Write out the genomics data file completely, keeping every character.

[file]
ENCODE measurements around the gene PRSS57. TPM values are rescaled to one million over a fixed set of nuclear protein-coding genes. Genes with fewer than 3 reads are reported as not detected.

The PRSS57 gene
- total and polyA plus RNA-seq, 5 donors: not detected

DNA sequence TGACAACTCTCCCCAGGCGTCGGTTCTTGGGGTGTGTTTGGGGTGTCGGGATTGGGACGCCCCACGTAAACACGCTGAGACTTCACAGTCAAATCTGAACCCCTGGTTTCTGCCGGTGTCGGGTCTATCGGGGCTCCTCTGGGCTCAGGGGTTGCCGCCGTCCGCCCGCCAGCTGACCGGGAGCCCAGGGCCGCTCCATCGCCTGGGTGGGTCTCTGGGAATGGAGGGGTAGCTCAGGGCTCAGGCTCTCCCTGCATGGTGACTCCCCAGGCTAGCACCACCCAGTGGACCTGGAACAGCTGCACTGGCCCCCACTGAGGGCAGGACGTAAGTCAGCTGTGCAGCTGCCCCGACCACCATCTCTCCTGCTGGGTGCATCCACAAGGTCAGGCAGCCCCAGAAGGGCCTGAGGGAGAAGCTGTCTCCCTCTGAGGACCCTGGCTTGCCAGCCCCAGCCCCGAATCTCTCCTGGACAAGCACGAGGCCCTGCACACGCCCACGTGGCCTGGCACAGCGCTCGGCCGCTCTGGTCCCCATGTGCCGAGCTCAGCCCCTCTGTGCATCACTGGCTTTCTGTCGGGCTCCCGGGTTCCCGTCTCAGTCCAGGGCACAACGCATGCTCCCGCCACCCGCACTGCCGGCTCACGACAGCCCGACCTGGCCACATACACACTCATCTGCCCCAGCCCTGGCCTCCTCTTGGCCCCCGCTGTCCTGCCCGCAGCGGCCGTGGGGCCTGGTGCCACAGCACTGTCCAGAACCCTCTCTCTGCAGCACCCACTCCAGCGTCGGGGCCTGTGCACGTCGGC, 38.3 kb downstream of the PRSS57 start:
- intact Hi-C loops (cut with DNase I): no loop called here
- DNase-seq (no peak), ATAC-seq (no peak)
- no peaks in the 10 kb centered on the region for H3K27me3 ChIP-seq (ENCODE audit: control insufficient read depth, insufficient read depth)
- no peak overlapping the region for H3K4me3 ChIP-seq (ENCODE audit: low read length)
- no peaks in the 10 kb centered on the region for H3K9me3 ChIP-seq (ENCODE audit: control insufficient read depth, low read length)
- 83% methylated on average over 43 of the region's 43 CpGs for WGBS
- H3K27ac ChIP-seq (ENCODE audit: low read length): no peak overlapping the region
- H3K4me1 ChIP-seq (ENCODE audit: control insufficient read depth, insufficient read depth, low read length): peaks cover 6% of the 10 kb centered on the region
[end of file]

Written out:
ENCODE measurements around the gene PRSS57. TPM values are rescaled to one million over a fixed set of nuclear protein-coding genes. Genes with fewer than 3 reads are reported as not detected.

The PRSS57 gene
- total and polyA plus RNA-seq, 5 donors: not detected

DNA sequence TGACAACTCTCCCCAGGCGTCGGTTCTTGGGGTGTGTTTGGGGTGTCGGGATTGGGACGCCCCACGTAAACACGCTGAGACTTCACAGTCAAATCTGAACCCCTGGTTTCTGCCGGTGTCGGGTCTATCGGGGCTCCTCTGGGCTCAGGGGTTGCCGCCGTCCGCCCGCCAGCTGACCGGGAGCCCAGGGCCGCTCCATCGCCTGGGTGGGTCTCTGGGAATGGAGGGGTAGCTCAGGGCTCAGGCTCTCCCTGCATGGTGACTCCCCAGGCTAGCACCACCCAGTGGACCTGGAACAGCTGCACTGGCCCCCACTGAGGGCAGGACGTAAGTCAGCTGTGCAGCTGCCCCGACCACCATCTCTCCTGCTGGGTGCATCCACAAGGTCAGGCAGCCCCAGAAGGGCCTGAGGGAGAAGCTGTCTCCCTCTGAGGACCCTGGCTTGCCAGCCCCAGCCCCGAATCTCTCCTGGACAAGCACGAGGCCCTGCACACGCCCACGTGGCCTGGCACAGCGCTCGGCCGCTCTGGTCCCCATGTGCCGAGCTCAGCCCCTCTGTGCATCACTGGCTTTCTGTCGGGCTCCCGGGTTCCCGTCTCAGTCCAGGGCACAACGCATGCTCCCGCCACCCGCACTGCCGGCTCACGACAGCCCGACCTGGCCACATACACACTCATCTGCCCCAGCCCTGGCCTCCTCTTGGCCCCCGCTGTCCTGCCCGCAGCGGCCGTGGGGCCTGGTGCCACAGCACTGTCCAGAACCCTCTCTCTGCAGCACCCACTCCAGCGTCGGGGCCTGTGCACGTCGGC, 38.3 kb downstream of the PRSS57 start:
- intact Hi-C loops (cut with DNase I): no loop called here
- DNase-seq (no peak), ATAC-seq (no peak)
- no peaks in the 10 kb centered on the region for H3K27me3 ChIP-seq (ENCODE audit: control insufficient read depth, insufficient read depth)
- no peak overlapping the region for H3K4me3 ChIP-seq (ENCODE audit: low read length)
- no peaks in the 10 kb centered on the region for H3K9me3 ChIP-seq (ENCODE audit: control insufficient read depth, low read length)
- 83% methylated on average over 43 of the region's 43 CpGs for WGBS
- H3K27ac ChIP-seq (ENCODE audit: low read length): no peak overlapping the region
- H3K4me1 ChIP-seq (ENCODE audit: control insufficient read depth, insufficient read depth, low read length): peaks cover 6% of the 10 kb centered on the region